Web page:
Christos Gkogkas

Dr Christos Gkogkas is a Chancellor’s Fellow at the Patrick Wild Centre and The University of Edinburgh’s Centre for Integrative Physiology.

The human brain is like a finely tuned orchestra, which is dependent on trillions of interactions between neurons or nerve cells. These interactions are called synaptic connections. Synaptic function depends on the synthesis of proteins carrying out various functions.

Cgkogkas
Increased eIF4E phopshorylation in the hippocampus of Fragile X syndrome (FXS) model mice (Fmr1-/y). Phopshorylation of eIF4E (eukaryotic initiation factor 4E) downstream of the Ras/MAPK pathway stimulates protein synthesis initiation. In FXS, protein synthesis is elevated in the hippocampus and cortex. Using phosphomutant mice (Eif4eKi) to effectively reduce eIF4E phosphorylation, we achieved reversal of autism-like behaviours (social interaction, repetitive behaviours) in Fmr1 -/y mice. Similarly, a compound blocking the kinase (Mnk), which pshosphorylates eIF4E achieved rescue of autism-like behaviours in the Fmr1-/y mous emodels of FXS. NeuN is a biomarker of neurons, DRAQ5 a marker for DNA integrity, both used to quantify changes in phospho-eIF4E.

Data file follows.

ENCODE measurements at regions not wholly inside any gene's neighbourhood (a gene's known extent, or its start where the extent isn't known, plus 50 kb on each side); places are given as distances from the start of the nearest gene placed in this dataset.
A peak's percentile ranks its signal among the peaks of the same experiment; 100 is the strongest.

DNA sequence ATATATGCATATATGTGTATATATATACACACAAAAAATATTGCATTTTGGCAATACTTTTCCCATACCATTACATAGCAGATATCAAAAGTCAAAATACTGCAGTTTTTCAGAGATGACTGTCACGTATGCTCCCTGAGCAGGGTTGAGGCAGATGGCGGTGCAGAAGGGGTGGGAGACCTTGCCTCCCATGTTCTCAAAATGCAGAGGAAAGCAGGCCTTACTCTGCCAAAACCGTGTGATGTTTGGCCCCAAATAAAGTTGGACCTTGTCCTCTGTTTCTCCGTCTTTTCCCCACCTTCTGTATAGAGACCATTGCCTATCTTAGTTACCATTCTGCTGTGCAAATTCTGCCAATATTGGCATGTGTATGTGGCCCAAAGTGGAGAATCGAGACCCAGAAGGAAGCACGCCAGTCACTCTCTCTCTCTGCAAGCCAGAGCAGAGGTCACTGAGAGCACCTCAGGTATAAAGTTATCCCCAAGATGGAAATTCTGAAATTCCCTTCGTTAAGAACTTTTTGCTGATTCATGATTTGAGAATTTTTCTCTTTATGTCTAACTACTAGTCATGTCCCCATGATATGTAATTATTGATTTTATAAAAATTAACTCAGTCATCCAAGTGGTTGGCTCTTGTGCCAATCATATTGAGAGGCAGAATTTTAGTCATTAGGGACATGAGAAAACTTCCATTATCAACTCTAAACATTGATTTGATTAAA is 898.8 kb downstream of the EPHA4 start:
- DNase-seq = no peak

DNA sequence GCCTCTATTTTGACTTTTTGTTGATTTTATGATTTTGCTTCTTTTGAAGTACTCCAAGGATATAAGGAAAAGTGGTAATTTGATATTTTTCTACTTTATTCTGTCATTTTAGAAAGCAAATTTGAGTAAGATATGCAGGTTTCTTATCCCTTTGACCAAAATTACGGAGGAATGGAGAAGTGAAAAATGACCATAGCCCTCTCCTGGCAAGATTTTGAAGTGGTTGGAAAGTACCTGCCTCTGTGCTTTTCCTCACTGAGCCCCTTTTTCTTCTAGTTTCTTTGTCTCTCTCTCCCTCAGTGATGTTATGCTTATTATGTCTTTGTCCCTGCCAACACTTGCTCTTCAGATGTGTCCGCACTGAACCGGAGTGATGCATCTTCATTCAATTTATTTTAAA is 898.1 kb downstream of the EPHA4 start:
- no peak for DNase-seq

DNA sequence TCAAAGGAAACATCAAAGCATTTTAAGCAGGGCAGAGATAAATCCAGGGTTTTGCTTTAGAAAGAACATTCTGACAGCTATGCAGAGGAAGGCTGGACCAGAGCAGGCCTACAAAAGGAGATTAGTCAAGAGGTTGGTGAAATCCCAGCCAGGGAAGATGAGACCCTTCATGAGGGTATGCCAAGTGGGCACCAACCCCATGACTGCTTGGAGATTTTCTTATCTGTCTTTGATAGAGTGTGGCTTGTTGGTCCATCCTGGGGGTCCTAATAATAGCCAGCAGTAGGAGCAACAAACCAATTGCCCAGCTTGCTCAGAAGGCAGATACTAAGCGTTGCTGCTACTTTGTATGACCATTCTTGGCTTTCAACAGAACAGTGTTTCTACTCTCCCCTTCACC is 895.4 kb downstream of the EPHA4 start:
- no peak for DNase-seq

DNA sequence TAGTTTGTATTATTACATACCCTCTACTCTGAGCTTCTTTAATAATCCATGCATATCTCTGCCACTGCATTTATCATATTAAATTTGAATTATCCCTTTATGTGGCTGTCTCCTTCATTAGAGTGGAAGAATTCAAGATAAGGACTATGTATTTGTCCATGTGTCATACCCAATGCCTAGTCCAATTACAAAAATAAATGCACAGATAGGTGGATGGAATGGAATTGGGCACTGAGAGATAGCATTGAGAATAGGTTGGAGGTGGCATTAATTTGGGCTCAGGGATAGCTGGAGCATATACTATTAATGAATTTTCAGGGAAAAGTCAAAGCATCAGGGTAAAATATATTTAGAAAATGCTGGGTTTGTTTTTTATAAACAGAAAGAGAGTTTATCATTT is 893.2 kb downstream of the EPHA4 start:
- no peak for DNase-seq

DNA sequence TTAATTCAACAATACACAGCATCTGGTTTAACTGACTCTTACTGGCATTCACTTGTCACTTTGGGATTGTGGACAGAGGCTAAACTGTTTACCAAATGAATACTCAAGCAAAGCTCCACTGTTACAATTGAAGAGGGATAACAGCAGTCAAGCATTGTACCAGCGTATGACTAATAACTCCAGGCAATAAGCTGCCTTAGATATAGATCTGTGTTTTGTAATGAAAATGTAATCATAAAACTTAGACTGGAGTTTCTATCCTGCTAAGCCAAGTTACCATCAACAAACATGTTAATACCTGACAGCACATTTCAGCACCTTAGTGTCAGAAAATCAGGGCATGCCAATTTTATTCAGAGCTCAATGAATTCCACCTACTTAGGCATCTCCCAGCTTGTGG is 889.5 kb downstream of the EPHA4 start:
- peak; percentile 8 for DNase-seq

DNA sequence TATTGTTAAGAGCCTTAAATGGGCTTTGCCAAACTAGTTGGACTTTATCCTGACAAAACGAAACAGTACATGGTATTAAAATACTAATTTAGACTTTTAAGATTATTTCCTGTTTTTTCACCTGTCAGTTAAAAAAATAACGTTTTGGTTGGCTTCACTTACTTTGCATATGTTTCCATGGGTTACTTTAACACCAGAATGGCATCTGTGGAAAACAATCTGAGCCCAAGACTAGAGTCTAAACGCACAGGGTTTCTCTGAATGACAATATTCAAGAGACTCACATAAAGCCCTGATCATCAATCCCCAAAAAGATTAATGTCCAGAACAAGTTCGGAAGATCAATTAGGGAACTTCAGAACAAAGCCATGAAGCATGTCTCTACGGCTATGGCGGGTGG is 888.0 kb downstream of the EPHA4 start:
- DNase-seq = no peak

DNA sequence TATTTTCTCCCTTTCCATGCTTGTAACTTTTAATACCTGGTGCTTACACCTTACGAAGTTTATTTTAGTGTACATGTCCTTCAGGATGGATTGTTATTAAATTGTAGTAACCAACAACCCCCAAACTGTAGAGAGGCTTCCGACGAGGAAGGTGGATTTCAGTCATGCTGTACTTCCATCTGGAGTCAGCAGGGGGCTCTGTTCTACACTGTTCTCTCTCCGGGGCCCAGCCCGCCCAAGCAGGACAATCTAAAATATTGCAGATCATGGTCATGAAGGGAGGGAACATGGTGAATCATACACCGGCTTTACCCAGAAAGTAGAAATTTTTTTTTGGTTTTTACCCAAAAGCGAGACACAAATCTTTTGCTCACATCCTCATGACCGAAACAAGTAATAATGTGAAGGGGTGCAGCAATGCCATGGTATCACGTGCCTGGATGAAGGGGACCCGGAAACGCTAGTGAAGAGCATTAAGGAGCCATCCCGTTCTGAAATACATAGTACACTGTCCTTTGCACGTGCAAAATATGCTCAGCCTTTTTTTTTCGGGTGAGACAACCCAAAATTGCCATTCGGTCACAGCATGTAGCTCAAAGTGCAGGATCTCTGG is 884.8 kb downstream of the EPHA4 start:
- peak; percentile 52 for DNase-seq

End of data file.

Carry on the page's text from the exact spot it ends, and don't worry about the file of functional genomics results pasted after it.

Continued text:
HOW PROTEIN SYNTHESIS CONTROLS COMPLEX BRAIN TASKS AND BEHAVIOURS

My lab is interested in understanding the molecular mechanisms regulating protein synthesis in the brain and how these molecular mechanisms control complex brain functions and behaviours, such as learning, memory, social interactions, anxiety and fear.

Dysregulated protein synthesis is behind several disorders co-diagnosed with highrates of autism, such as fragile X syndrome, tuberous sclerosis and PTEN hamartomas with autism.

Moreover, mutations in protein synthesis factors — for instance eIF4E — have been identified in boys diagnosed with classical autism. Therefore, altered protein synthesis can induce changes in synaptic proteins and in turn affect connections between neurons.

During my postdoctoral training I was the first to show that dysregulated initiation of protein synthesis engenders autism-like behaviours in rodents. I proposed the use of protein synthesis initiation inhibitors as a potential therapeutic avenue for autism spectrum disorders and other neuropsychiatric diseases.

Email: Christos.Gkogkas@ed.ac.uk

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